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How to Get Your Employer to Pay Your Tuition

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Going back to school might seem impossible for a whole buffet of reasons: First of all, it's expensive. Too expensive. If you wanted to make it happen, you'd probably have to work full-time while attending full-time classes. Secondly, you're pretty sure you couldn't work full-time while attending full-time classes – that just sounds ridiculous. Your job already requires your undivided attention.

But in some industries, your returning to school would reward your employer just as much as it would you. Pursuing further education may allow your company to keep up with current trends and innovations, while also bolstering you with a higher earning potential and increased opportunities to move into more advanced positions. Certain employers recognize these mutual benefits and implement tuition assistance programs to motivate their employees to go back to school.

Tuition assistance programs allow employees to take college courses and pursue advanced degrees, all – or at least in part – on their employers' tab.

Researching Your Company's Program

Not all companies offer tuition assistance programs to their employees, but a 2005 survey from the Society for Human Resources Management found that 60 percent of corporations do. If your employer offers tuition assistance, your HR department is probably the best place to start. StraighterLine suggests that you meet with an HR representative to ask whether your employer offers a tuition assistance program and, if so, what kind of courses qualify for it. Some programs might only accept undergraduate or graduate classes, or credit-bearing or non-credit-bearing classes. Some may exclude online courses, as well, and only offer tuition assistance benefits to employees with a certain amount of seniority.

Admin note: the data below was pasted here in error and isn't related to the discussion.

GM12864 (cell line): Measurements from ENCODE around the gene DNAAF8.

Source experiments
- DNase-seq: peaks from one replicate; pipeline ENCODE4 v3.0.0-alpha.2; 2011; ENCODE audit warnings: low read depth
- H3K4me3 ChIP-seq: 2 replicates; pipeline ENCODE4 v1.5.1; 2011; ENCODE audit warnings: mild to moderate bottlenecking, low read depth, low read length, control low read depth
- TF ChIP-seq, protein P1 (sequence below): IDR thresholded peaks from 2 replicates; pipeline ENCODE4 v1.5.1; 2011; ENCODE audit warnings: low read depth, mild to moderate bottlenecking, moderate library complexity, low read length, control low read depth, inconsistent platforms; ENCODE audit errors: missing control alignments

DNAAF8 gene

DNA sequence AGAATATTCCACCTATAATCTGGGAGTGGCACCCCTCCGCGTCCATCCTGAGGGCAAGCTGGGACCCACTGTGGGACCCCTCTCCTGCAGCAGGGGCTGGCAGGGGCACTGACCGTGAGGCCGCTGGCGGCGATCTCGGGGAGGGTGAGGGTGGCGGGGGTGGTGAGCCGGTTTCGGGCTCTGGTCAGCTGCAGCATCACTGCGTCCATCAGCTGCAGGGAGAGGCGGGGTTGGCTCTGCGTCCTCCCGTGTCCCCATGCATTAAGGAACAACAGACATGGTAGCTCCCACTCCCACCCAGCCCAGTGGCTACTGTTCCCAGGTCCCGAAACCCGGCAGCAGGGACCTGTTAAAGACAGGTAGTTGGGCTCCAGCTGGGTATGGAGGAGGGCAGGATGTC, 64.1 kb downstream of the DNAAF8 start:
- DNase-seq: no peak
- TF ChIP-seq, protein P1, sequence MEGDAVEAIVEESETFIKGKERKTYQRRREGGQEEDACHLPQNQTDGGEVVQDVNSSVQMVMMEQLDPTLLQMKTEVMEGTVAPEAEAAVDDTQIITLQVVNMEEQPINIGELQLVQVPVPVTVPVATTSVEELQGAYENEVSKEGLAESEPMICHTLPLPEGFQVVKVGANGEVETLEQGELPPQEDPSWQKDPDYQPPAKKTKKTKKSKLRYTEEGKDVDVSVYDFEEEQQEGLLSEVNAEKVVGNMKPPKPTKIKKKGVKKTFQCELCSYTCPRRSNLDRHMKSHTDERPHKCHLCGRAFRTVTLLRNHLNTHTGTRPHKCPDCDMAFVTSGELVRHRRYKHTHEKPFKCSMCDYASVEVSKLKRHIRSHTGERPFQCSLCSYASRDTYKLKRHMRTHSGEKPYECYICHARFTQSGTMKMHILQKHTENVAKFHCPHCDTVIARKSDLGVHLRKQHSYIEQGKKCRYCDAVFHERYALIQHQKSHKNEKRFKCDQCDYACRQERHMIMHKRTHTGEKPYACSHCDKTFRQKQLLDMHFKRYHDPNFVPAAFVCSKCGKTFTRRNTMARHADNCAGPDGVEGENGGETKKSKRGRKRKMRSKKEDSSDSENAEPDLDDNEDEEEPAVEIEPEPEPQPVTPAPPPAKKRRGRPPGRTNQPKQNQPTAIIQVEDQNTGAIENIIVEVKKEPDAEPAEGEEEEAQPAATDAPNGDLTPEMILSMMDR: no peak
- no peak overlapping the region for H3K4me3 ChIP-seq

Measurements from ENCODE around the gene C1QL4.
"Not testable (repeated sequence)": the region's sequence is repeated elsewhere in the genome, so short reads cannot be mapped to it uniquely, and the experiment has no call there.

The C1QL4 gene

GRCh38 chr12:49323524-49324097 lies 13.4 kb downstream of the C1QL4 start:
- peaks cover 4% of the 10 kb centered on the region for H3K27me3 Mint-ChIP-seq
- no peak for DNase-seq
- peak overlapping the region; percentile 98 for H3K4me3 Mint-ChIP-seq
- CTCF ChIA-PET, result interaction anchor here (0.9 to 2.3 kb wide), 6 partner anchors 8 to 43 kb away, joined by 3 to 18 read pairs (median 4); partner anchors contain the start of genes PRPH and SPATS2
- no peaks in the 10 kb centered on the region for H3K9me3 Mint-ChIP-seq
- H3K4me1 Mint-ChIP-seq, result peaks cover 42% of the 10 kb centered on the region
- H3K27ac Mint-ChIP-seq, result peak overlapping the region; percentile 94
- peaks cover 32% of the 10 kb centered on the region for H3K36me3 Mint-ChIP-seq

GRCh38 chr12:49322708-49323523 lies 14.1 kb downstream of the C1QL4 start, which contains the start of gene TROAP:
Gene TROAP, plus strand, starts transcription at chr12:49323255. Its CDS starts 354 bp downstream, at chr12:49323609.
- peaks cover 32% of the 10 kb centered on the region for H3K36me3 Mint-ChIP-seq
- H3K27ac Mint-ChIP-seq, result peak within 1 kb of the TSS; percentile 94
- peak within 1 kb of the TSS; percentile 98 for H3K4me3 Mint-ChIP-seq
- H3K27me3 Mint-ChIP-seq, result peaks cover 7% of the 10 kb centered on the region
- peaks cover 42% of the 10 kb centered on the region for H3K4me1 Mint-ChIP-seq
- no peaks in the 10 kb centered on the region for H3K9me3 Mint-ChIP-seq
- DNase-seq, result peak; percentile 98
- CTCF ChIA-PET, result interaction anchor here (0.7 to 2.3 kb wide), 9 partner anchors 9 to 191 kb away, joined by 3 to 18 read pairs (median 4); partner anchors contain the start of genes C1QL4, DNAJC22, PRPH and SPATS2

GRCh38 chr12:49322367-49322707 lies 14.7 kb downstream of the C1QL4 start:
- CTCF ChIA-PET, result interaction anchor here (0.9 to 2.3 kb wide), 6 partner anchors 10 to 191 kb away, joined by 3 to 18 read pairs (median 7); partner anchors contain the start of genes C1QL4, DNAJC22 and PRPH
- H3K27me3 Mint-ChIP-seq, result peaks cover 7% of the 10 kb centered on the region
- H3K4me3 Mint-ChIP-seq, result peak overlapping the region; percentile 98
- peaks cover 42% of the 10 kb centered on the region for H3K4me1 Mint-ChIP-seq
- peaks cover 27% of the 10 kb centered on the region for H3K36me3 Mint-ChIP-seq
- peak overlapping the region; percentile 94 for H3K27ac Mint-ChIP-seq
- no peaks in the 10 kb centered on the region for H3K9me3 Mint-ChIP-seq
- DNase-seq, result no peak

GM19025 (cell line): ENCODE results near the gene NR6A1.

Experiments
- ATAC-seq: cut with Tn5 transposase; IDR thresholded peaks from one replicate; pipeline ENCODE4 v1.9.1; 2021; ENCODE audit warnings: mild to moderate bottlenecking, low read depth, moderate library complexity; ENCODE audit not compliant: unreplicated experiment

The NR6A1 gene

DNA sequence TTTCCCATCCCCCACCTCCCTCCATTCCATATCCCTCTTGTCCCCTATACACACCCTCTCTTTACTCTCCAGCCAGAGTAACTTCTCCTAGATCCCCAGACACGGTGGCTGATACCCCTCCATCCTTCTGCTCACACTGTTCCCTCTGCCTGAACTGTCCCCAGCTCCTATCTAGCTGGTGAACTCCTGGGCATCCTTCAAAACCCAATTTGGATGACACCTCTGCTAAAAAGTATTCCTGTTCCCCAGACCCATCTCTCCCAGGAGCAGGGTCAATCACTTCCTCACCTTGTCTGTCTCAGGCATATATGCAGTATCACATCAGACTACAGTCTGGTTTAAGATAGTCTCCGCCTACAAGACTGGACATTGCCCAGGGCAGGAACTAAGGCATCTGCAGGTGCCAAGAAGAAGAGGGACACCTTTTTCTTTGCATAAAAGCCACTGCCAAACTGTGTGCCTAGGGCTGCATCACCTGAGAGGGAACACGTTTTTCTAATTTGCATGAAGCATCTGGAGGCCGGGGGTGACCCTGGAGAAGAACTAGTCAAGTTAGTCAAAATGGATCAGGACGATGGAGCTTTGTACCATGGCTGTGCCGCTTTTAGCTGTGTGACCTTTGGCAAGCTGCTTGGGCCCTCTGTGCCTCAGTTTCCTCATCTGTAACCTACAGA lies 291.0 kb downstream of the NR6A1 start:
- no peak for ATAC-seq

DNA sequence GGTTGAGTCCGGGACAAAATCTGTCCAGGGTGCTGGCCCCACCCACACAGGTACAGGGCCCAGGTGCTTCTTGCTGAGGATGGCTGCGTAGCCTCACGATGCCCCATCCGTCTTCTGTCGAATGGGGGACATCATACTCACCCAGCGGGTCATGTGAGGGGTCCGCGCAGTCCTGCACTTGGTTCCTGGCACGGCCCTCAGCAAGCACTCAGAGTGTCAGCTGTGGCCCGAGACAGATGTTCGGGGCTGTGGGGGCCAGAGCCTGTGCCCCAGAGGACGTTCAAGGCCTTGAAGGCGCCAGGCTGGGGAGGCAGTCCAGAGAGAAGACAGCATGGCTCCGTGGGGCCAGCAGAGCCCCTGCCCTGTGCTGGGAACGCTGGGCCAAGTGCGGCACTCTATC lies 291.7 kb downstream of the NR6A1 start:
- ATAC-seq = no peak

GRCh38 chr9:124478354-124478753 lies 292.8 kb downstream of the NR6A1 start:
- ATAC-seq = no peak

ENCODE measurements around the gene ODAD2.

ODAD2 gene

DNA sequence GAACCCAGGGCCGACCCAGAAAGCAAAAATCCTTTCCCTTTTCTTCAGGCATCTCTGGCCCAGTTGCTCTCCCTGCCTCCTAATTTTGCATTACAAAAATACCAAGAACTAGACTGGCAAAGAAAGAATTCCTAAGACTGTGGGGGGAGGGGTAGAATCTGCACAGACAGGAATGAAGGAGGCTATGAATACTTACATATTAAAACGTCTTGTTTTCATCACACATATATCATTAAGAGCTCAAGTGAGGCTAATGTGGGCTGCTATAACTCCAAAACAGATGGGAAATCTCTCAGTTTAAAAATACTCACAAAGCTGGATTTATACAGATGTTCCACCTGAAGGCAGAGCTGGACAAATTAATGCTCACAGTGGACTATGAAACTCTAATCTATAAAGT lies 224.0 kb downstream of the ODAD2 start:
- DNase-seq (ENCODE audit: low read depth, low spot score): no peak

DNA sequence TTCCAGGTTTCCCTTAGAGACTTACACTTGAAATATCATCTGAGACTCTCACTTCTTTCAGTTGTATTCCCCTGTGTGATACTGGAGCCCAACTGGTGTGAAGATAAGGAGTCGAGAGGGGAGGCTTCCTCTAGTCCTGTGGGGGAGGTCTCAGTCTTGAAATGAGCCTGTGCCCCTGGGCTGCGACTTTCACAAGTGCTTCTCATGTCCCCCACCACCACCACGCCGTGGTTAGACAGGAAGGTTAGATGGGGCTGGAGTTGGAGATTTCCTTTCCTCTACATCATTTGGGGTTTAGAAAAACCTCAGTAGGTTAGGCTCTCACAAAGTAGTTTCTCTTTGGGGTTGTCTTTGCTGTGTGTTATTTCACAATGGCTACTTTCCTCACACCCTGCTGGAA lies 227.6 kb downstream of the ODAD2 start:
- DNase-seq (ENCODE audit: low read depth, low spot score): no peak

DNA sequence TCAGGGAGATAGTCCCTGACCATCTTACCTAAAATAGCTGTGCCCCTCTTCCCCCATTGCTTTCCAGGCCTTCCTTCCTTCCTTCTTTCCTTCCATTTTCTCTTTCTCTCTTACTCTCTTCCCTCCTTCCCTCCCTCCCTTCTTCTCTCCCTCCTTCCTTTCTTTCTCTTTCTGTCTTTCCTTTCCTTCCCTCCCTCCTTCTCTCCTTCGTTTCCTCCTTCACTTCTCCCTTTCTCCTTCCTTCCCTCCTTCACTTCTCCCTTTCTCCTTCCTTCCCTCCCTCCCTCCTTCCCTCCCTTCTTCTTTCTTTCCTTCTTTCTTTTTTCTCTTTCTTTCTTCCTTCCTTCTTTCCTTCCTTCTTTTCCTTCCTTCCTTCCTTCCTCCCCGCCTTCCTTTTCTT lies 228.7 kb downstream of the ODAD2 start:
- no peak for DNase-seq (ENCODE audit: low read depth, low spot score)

Also make sure to find out how your employer reimburses program participants for their tuition expenses. Some might pay for courses upfront, whereas other programs might require employees to pay their own tuition at first and request reimbursement from their employer after completing the course(s) in question. Ask how often your employer reimburses or pays for tuition (each term, each year, etc.), and whether you must meet a specific GPA requirement to qualify for tuition assistance.

Note that not all tuition assistance programs are made equal. UpSkill America at the Aspen Institute and the Institute for Corporate Productivity worked to identify key elements of successful tuition assistance programs. They came up with seven key elements, so look for the following in your employer's tuition assistance program:

  • It aligns with your company's objectives and purpose.
  • It receives visible support and endorsement.
  • Your employer actively promotes and markets the program.
  • It maximizes flexibility and inclusiveness.
  • It emphasizes affordability, particularly on the part of the employee.
  • It focuses on short-term success.
  • Your employer measures and monitors program results.

Using Your Benefits

Armed with information about your company's tuition assistance program, you can begin the hunt for further education. Before enrolling in a class, make sure you know whether it's eligible under your employer's plan, and whether it comes from an approved provider (if this requirement applies). Learn whether you need approval from a manager or supervisor before enrolling, and what the school's enrollment process is in the first place.

If you've found a course or degree that checks off all your employer's boxes, it's time to exercise those tuition assistance benefits. To make the most of tuition reimbursement, make sure to enroll in credit-bearing courses, which can transfer into accredited degrees. Consider low-cost options, as well – chances are, your employer can only cover up to a certain amount of tuition each year, so it's important to make those dollars count for as much education as they can buy. Less expensive programs may help you maximize your tuition reimbursement benefits.

Finally, don't expect your newly educated self to emerge from your employer-reimbursed educational experience with a brand new degree, some impressive qualifications and the freedom to leave your company for something bigger, better and more exciting. According to Inc., employers often fear their employees will run off to another job immediately after advancing their education, so they create a tuition assistance catch. You may have to commit to staying with your company for a certain period of time following your education in order to qualify for tuition reimbursement benefits.

About the Author

Brenna Swanston is a freelance writer, editor and journalist. She previously reported for the Sun newspaper in Santa Maria, Calif., and holds a bachelor's in journalism from California Polytechnic State University.

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